Publication Details

Reference Category Journals
DOI / URL link
Title (Primary) Quantification of organic pollutant degradation in contaminated aquifers using compound specific stable isotope analysis – Review of recent developments
Author Thullner, M.; Centler, F.; Richnow, H.-H.; Fischer, A.;
Journal Organic Geochemistry
Year 2012
Department ISOBIO; UMB;
Volume 42
Issue 12
Language englisch;
Abstract
Compound specific stable isotope analysis (CSIA) has been established as a viable tool for proving, characterizing and assessing degradation of organic pollutants within contaminated aquifers. The fractionation of stable isotopes during contaminant degradation leads to observable shifts in stable isotope ratios which can serve as an indicator for in situ pollutant degradation and allow for a quantitative assessment by means of the so-called Rayleigh (distillation) equation.

This review highlights the recent developments of the Rayleigh equation approach for quantifying in situ degradation of organic pollutants in contaminated aquifers. The advantages and limitations of the Rayleigh equation approach are discussed and suggestions for improvements are given. Concepts are provided to estimate the uncertainty due to errors or variability of input parameters and how to deal with such uncertainty. Moreover, the applicability of the Rayleigh equation approach is evaluated regarding the heterogeneity and complexity of groundwater systems. For such systems, the review discusses the relevance of non-destructive processes, which affect the concentration (e.g., dispersive mixing) and potentially also the stable isotope ratio of contaminants (e.g., sorption, volatilization), and the resulting implications for the Rayleigh equation approach.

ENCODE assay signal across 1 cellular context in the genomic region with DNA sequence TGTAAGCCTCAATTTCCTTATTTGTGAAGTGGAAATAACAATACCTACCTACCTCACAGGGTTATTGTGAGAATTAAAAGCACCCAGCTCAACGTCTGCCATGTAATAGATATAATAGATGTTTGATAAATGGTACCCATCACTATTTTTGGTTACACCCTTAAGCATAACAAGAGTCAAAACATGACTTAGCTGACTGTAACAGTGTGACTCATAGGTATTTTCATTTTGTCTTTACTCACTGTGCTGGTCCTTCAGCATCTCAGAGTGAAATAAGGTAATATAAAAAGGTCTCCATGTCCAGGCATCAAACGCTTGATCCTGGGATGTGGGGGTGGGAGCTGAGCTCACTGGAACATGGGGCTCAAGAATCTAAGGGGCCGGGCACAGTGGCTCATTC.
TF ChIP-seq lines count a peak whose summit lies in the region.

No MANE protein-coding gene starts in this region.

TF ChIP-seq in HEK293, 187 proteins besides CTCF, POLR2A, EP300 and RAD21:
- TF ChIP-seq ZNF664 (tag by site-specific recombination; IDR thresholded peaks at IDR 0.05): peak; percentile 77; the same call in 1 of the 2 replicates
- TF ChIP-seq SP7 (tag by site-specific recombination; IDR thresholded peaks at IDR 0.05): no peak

ID 11940
Persistent UFZ Identifier https://www.ufz.de/index.php?en=20939&ufzPublicationIdentifier=11940
Thullner, M., Centler, F., Richnow, H.-H., Fischer, A. (2012):
Quantification of organic pollutant degradation in contaminated aquifers using compound specific stable isotope analysis – Review of recent developments
Org. Geochem. 42 (12), 1440 - 1460